Provincial progress in the campaign to end period poverty in Canada

March 2, 2020

It’s hard to believe that in 2020 there is still a stigma around menstruation. It is beyond clear that access to menstrual hygiene products and information about periods is a basic human right, not a luxury. As Jasmine Ramze Rezaee, manager of advocacy at YWCA Toronto, told me recently, no one "should go without access to menstrual products because of financial barriers [and] some menstrual products should be fully funded by the government.”

In July 2015, former NDP MP Irene Mathyssen sponsored a private member’s bill, which was passed in the House of Commons that month, to remove the so-called “tampon tax” from all menstrual products including tampons, pads, sanitary belts and menstrual cups. While important, removing the GST from these items does not make them significantly more affordable. It’s why some provincial governments are looking for ways to make menstrual hygiene free and accessible.

Last April, the B.C. government issued a first-in-Canada ministerial order that requires all public schools to provide free menstrual products for students in school bathrooms. Shortly afterwards, Toronto-area provincial opposition legislator Bhutila Karpoche tabled a bill to recognize May 28 as Menstrual Hygiene Day in Ontario. Karpoche was inspired to do so by community organizations like The Period Purse and FemCare Community Health Initiative, as well students from elementary and secondary schools in her riding of Parkdale–High Park who were part of the Girls Government program at Queen’s Park.

“I have been so impressed with their ability to articulate the problem of lack of access to period products like pads and tampons and their dedication to increasing access to products that help support menstrual hygiene management,” said Karpoche in a media statement at the time. “I hope my bill will help build momentum around this issue as these students continue their important advocacy work.”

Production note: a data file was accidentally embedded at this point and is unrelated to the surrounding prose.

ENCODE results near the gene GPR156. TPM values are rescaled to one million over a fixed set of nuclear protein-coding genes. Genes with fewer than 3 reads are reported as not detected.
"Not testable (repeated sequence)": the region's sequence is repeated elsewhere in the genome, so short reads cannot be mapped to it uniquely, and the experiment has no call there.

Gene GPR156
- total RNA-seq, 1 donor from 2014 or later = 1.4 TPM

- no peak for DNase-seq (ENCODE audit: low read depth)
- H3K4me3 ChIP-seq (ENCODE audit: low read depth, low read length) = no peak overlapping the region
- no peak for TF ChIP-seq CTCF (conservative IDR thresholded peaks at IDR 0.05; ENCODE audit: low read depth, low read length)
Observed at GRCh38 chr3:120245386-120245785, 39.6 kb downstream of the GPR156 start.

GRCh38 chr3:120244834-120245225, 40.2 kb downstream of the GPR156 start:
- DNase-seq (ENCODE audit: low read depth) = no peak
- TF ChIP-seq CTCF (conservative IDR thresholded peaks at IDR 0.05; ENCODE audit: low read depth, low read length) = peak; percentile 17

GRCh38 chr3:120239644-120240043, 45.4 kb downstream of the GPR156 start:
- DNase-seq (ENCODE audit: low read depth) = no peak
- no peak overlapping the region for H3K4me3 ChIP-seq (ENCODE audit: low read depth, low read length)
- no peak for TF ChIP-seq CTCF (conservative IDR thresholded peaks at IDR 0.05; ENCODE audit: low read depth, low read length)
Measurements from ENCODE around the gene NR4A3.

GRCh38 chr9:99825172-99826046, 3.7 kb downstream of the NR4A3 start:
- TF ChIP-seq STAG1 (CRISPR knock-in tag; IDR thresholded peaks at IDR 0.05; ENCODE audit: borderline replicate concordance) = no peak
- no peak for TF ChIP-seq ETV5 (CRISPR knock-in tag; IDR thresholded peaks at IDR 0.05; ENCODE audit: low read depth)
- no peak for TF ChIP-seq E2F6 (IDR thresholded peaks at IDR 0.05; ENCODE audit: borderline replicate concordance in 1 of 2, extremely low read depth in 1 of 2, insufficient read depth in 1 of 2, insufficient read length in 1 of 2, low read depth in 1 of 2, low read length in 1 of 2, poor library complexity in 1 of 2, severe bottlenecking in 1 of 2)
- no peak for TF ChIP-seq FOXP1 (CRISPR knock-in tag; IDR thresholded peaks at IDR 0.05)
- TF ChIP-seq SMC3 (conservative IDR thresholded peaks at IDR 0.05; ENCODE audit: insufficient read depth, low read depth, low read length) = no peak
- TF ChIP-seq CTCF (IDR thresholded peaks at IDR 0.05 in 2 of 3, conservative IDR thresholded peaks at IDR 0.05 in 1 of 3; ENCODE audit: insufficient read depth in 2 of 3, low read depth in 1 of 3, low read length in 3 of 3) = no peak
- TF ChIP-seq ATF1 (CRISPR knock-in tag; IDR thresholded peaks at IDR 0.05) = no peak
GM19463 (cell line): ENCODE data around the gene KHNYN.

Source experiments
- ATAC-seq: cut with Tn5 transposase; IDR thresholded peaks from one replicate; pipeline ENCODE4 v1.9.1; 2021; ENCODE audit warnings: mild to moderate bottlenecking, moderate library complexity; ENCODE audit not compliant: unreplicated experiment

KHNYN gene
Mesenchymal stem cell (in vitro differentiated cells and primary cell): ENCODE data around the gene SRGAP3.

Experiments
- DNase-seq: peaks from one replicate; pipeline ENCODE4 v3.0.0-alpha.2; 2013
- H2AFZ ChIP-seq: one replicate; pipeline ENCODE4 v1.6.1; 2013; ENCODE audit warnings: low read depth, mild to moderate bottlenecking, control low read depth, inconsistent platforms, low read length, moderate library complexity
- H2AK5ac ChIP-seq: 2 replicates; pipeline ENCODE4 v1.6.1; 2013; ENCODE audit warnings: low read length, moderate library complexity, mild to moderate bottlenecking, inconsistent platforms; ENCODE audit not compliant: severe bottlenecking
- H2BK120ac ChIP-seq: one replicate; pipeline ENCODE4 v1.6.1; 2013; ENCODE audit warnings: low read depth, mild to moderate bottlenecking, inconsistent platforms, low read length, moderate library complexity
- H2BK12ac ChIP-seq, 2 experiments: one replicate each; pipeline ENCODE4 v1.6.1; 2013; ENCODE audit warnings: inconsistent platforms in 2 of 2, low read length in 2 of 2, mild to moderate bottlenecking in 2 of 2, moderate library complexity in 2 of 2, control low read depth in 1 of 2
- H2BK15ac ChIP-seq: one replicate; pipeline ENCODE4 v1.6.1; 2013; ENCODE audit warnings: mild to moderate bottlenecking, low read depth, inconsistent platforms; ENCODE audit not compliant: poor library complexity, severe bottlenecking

Period poverty, the inability to afford menstrual products, is a big concern in Canada and around the world. According to a 2018 report from Plan International Canada, based on a survey of 2,000 cis women, one-third of Canadian women say they’ve struggled to afford menstrual products, and 83% say they feel their period prevents them from fully participating in activities, while 70% say they have missed school or work or have withdrawn from social activities because of their period. (This data does not capture the experiences of trans men and gender non-binary people.)

In fact, a large number of countries have implemented “menstrual leave” policies that give workers the option of taking paid or unpaid leave, if they need it, during menstruation. Unfortunately, most employers are not obligated to pay workers for the absences. Other countries, such as Indonesia, South Korea, Taiwan and Zambia, have implemented menstrual leave through labour legislation. Italy recently worked on passing a menstrual leave law, however, those who want to take menstrual leave need to get a medical note to show their employer.

Menstrual leave is controversial, as it can reinforce workplace or societal sexism and is sometimes considered to be a type of reverse discrimination. Making sure menstrual products and education are affordable and accessible is more universally accepted as a way to address health implications such as toxic shock syndrome, which occurs when tampons are left in for an extended period of time.

For the longest time, menstruation has been treated like a secret that is only talked about among those who experience it, instead of as a natural, beautiful and powerful process. Breaking down such misunderstandings, and removing barriers to accessing menstrual products, are both fundamental to the goal of normalizing periods and menstruation.

If you are interested in helping to end period poverty in Canada, you can get involved by reaching out to community organizations in your area, including domestic violence shelters, Indigenous centres and LGBTQ2S+ advocacy groups, among others, to see what items are needed. Plan International Canada has a tool on its website ( that allows people to email their province’s minister of education to demand that menstrual hygiene products are made free in all public schools. And campaigns to reduce the stigma of menstruation, like those from the charitable Toronto-based The Period Purse, or Oxfam Canada, always need extra help.

Arushana Suderaeson is a development and database officer at the CCPA’s national office. Follow her on Twitter @ArushanaS. This article was amended on March 3.